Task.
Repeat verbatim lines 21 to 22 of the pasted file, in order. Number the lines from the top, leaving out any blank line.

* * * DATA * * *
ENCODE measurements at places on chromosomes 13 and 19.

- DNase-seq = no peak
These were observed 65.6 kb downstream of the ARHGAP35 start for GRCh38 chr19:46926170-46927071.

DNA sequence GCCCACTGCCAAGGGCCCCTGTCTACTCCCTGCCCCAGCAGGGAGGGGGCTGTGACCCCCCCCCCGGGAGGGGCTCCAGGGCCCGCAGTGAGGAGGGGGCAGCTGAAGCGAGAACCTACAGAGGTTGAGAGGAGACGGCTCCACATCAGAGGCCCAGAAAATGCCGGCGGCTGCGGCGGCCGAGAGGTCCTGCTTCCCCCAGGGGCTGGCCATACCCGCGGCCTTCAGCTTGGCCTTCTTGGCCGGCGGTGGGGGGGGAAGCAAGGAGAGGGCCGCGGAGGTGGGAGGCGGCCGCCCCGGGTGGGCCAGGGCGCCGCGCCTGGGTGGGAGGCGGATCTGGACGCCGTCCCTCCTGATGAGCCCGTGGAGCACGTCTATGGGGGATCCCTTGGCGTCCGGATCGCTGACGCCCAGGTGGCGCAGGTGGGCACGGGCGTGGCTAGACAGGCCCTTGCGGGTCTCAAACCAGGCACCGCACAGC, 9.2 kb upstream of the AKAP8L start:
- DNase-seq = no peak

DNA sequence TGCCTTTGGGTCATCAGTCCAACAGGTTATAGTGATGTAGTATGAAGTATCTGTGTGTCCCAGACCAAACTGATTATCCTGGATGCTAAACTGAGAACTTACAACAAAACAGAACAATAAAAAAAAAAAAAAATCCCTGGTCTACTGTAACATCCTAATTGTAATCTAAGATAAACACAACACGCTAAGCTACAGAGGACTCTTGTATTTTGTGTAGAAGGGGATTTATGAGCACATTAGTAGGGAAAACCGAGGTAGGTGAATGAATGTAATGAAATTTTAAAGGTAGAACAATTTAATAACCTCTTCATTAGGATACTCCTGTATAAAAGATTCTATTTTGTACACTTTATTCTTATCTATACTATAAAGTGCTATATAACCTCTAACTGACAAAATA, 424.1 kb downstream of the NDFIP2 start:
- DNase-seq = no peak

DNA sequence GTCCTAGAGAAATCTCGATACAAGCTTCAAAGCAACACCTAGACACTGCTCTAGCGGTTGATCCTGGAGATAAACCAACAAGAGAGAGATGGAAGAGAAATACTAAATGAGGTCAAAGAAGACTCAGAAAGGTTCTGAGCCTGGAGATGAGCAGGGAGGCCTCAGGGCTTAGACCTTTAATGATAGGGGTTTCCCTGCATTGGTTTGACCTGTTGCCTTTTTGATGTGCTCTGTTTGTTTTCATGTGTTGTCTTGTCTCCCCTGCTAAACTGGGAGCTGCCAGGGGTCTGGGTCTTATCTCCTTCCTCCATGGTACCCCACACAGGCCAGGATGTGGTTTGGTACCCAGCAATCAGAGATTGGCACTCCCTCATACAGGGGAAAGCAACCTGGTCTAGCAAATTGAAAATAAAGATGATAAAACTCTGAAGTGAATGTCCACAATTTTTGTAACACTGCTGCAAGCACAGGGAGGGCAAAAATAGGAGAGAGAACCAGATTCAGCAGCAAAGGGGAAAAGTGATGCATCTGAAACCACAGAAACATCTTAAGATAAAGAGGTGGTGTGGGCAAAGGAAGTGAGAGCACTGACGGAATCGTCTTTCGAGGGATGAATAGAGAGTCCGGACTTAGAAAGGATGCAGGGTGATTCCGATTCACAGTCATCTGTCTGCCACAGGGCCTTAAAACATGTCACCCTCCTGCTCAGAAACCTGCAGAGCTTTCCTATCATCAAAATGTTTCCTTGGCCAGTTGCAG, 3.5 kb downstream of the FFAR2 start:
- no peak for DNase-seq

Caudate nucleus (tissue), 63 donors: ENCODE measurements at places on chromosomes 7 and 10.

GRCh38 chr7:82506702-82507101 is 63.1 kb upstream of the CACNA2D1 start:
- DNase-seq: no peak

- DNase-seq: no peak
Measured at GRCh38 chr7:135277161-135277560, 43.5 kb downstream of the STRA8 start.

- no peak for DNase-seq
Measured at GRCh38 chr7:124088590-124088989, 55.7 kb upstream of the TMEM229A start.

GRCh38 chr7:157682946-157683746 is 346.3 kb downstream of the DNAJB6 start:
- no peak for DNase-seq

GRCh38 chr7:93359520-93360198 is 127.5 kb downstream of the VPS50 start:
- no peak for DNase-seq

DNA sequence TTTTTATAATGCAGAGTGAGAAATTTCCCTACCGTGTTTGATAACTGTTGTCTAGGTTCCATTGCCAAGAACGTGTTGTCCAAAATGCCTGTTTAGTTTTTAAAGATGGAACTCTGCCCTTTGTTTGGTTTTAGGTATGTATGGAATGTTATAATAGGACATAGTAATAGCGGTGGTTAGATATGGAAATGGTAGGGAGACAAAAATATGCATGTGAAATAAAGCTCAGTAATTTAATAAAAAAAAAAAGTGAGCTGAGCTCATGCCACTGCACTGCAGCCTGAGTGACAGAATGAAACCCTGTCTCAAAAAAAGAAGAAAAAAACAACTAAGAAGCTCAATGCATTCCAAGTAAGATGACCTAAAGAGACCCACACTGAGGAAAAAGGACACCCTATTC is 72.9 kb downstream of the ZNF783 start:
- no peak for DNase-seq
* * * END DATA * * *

DNA sequence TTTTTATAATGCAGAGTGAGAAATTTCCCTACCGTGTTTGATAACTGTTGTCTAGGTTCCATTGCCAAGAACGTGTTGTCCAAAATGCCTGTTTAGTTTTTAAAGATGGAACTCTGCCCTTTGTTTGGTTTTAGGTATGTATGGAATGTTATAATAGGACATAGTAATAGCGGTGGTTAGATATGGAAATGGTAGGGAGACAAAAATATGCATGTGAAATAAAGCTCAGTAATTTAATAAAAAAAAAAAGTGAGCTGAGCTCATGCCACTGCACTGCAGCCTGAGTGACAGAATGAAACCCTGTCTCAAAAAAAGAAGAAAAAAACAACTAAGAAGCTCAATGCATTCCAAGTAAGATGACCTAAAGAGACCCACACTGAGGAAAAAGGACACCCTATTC is 72.9 kb downstream of the ZNF783 start:
- no peak for DNase-seq